Saturday, 7 November 2009

The pity of war

My offering for Remembrance Sunday:

Readings: Micah 4 v 1-7
Luke 1 v 68-79

Remembrance Sunday always brings a stramash of emotions.
From grief to bewilderment, from pride to anger.For while the war that led to the instigation of this day of remembrance ended more than 90 years ago, conflict today is almost a matter of course.
Since the end of the Second World War, there hasn’t been a single day of peace: not a moment when someone, somewhere hasn’t been waging some kind of conflict.
Far from negating the sacrifice of those we remember today, this must stiffen our resolve. We must recognise that peace is a fragile, delicate butterfly, which can be blown about on the winds of history. As we enter further into conflict in Afghanistan, and against that shadowy, imprecise enemy in the “war on terrorism”, we should look both back with gratitude on the past, and look forward with the Christian hope written on our hearts.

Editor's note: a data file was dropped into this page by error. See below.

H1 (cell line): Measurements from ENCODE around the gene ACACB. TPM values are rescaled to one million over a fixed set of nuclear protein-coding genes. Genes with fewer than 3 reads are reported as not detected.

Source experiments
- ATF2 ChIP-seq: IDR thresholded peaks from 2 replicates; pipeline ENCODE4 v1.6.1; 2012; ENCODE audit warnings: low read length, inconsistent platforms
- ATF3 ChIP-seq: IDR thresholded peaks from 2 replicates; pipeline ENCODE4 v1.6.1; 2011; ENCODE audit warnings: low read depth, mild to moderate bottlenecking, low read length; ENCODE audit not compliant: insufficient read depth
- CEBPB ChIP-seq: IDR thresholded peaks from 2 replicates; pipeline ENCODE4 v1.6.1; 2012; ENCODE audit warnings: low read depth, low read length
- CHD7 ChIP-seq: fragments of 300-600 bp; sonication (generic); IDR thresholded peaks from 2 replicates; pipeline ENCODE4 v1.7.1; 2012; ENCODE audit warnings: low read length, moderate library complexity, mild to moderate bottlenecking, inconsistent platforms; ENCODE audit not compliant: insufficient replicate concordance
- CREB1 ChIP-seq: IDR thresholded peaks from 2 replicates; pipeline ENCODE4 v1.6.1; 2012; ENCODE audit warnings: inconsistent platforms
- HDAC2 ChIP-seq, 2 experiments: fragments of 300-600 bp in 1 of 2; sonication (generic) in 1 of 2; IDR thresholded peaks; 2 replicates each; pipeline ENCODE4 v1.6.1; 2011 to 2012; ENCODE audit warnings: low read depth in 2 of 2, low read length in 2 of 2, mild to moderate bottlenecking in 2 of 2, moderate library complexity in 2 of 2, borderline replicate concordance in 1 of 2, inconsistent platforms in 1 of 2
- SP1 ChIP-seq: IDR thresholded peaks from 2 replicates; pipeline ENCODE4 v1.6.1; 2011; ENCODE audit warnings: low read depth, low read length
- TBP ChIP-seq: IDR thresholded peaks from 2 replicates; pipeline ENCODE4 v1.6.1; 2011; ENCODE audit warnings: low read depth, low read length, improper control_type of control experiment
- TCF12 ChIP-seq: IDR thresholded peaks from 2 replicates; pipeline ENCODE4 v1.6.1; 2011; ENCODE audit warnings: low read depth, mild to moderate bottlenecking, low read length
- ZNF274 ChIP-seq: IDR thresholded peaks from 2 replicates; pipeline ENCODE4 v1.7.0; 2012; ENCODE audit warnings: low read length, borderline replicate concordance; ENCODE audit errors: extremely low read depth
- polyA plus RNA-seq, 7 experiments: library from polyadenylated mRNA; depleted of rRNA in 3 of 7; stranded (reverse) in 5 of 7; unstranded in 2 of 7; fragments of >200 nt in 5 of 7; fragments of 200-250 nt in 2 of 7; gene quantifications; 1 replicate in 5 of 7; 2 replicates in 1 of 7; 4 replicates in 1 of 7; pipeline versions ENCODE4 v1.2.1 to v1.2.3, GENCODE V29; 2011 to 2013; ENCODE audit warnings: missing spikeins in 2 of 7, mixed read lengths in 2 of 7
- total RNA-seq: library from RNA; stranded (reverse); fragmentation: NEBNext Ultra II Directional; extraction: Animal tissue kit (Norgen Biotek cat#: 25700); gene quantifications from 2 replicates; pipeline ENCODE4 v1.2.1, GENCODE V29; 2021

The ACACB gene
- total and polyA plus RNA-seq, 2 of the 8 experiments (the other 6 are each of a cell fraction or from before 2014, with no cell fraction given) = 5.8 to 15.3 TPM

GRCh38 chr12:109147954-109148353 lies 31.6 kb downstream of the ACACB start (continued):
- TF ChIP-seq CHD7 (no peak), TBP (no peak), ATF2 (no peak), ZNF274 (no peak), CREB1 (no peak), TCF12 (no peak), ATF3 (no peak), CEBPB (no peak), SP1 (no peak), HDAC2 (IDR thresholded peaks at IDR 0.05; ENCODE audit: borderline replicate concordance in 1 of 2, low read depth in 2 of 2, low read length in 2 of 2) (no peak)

The prophet Micah spoke of a time when disputes among nations would be settled. When people will live in peace.
A few years ago, I did some chaplaincy at Erskine hospital for disabled ex service men and women.
One of the concerns expressed then, in the early 90s was that, as time dragged on, as folk who could remember the first and second world wars grew fewer in number, that there would be little incentive to remember.
How wrong they were.
Our young folk are all too familiar with images of war.
They are a part of our everyday.
Even those too young to remember the gulf wars, have seen war in Iraq, in Afghanistan and countless other areas of conflict.
And while we might assert that war can never ever be justified, while we might want to cry – not in my name – every day our country sends young men and women to areas of conflict.